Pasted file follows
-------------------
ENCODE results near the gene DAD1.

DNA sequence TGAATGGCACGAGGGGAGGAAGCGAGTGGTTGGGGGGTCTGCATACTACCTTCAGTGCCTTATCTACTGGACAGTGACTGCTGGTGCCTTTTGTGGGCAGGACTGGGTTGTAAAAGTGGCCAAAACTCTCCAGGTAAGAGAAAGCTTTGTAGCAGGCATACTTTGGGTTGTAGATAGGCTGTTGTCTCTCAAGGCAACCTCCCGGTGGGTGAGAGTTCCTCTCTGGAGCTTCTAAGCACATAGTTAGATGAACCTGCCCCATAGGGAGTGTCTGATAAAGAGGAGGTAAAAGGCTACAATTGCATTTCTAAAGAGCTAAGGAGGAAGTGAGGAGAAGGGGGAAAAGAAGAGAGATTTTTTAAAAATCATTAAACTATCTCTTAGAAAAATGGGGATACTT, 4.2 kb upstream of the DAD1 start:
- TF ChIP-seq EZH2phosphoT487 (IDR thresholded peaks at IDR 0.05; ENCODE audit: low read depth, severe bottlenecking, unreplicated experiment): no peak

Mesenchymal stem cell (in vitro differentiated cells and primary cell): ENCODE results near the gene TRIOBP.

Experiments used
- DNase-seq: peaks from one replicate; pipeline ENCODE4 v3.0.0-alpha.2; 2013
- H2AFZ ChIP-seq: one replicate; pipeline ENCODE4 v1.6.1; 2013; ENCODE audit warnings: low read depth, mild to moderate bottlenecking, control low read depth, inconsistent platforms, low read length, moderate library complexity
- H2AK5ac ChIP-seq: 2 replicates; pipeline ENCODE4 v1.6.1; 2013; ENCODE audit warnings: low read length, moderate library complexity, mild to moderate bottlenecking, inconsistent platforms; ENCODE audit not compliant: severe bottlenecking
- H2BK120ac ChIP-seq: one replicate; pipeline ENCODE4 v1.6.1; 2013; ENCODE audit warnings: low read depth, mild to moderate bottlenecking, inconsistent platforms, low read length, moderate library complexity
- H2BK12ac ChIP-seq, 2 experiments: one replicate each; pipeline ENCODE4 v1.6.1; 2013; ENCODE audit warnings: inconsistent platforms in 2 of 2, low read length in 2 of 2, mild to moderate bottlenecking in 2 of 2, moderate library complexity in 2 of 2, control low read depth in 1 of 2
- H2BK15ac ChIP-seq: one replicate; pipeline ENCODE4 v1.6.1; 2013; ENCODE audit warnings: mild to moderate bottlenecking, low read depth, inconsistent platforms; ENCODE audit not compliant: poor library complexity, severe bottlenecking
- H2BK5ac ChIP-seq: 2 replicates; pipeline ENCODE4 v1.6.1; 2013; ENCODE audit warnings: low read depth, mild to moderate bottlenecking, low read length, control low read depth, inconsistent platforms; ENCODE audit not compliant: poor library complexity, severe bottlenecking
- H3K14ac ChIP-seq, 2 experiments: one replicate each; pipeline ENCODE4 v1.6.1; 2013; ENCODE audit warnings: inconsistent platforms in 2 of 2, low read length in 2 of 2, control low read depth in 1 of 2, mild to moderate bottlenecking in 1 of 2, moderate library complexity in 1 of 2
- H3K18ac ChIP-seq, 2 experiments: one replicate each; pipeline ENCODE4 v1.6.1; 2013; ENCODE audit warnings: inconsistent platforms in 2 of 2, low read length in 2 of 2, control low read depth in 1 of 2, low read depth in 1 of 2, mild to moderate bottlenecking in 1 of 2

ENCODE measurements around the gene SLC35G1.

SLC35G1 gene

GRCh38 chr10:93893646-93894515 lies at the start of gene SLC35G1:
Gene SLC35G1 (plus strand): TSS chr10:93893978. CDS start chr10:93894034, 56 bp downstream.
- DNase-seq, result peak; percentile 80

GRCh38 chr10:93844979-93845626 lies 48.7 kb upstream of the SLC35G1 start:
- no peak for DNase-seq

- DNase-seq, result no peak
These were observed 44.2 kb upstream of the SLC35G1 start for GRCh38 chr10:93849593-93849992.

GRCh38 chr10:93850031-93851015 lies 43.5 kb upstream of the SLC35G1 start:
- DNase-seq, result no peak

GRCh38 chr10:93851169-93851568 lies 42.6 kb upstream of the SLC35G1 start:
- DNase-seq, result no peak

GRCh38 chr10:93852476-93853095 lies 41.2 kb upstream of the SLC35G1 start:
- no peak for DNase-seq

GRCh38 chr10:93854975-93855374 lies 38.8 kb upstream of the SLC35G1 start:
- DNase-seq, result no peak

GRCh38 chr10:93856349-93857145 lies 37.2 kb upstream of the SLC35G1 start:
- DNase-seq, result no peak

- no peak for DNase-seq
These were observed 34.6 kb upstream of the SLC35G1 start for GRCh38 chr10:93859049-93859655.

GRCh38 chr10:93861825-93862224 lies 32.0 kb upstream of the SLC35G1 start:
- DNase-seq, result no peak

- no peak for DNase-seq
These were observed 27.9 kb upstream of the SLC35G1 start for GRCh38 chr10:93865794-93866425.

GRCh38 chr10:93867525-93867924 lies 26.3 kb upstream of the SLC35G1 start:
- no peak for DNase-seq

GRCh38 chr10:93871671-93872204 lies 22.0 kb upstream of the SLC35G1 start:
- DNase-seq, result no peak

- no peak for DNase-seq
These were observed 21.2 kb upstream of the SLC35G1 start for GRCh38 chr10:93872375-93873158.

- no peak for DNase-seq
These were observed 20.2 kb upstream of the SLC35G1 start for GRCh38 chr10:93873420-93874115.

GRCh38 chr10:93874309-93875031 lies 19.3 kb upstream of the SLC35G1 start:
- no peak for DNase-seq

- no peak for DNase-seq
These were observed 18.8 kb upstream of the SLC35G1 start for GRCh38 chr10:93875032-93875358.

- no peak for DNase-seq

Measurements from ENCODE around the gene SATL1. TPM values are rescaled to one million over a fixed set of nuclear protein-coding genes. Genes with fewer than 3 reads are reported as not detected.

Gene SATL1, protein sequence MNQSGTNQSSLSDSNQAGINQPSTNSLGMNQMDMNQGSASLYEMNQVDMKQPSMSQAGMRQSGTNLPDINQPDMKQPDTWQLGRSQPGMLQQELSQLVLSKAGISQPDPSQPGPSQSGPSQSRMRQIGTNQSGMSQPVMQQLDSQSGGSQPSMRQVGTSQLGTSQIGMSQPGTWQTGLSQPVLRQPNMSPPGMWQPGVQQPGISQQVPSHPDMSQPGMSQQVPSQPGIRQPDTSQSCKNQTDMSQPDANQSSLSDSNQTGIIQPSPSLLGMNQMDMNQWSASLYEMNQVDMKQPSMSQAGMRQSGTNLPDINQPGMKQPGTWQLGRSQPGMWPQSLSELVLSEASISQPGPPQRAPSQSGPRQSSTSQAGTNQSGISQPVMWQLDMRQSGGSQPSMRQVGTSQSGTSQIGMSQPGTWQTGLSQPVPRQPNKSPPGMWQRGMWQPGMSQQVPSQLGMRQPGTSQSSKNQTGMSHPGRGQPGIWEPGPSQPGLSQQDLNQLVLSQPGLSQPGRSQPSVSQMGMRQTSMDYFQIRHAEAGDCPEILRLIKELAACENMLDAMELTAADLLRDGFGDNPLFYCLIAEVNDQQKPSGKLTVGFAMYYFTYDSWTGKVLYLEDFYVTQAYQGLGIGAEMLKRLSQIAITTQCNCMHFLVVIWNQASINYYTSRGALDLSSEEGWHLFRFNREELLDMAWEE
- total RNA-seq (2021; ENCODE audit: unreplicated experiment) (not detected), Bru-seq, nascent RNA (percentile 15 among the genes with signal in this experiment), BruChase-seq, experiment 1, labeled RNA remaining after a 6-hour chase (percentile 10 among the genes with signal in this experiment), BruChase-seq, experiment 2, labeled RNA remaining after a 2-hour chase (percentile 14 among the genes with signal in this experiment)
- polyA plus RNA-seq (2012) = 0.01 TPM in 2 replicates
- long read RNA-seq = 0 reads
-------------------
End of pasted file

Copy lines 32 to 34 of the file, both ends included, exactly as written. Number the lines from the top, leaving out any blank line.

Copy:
GRCh38 chr10:93856349-93857145 lies 37.2 kb upstream of the SLC35G1 start:
- DNase-seq, result no peak

- no peak for DNase-seq